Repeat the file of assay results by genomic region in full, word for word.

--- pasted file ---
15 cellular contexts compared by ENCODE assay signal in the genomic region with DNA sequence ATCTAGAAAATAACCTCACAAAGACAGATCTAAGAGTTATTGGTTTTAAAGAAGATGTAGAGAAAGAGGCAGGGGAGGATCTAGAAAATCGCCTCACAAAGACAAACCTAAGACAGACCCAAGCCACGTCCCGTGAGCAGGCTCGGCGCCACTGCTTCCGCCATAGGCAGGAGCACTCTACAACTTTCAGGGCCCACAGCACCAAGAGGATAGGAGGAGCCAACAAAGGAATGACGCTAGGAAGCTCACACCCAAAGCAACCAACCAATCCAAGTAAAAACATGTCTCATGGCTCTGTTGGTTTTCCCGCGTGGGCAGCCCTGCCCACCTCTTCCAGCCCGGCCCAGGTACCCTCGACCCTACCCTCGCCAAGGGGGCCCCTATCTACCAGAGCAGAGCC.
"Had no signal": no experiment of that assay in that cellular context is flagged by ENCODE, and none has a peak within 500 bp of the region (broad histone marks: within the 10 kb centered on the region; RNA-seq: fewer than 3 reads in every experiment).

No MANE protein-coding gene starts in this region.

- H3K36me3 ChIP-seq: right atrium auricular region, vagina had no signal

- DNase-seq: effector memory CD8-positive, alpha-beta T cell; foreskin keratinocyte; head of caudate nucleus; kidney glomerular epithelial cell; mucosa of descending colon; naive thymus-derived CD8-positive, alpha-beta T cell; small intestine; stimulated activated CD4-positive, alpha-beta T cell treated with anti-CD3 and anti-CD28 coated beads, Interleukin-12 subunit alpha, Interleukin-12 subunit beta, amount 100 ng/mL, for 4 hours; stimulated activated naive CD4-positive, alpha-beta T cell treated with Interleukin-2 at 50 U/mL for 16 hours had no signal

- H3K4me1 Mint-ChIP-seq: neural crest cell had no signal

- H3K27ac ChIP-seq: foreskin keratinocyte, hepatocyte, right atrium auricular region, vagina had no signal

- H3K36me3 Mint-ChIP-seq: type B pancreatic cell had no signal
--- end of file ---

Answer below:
15 cellular contexts compared by ENCODE assay signal in the genomic region with DNA sequence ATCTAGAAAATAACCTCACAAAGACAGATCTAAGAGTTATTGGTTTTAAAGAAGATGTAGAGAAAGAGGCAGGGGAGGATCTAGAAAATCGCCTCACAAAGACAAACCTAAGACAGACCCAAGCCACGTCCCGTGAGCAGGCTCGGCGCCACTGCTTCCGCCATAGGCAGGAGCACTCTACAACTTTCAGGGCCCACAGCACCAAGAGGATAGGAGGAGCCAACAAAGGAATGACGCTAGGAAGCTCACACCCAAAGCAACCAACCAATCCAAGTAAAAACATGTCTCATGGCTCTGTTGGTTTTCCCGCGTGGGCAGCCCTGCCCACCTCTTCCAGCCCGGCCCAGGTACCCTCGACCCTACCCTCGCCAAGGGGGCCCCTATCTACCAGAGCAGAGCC.
"Had no signal": no experiment of that assay in that cellular context is flagged by ENCODE, and none has a peak within 500 bp of the region (broad histone marks: within the 10 kb centered on the region; RNA-seq: fewer than 3 reads in every experiment).

No MANE protein-coding gene starts in this region.

- H3K36me3 ChIP-seq: right atrium auricular region, vagina had no signal

- DNase-seq: effector memory CD8-positive, alpha-beta T cell; foreskin keratinocyte; head of caudate nucleus; kidney glomerular epithelial cell; mucosa of descending colon; naive thymus-derived CD8-positive, alpha-beta T cell; small intestine; stimulated activated CD4-positive, alpha-beta T cell treated with anti-CD3 and anti-CD28 coated beads, Interleukin-12 subunit alpha, Interleukin-12 subunit beta, amount 100 ng/mL, for 4 hours; stimulated activated naive CD4-positive, alpha-beta T cell treated with Interleukin-2 at 50 U/mL for 16 hours had no signal

- H3K4me1 Mint-ChIP-seq: neural crest cell had no signal

- H3K27ac ChIP-seq: foreskin keratinocyte, hepatocyte, right atrium auricular region, vagina had no signal

- H3K36me3 Mint-ChIP-seq: type B pancreatic cell had no signal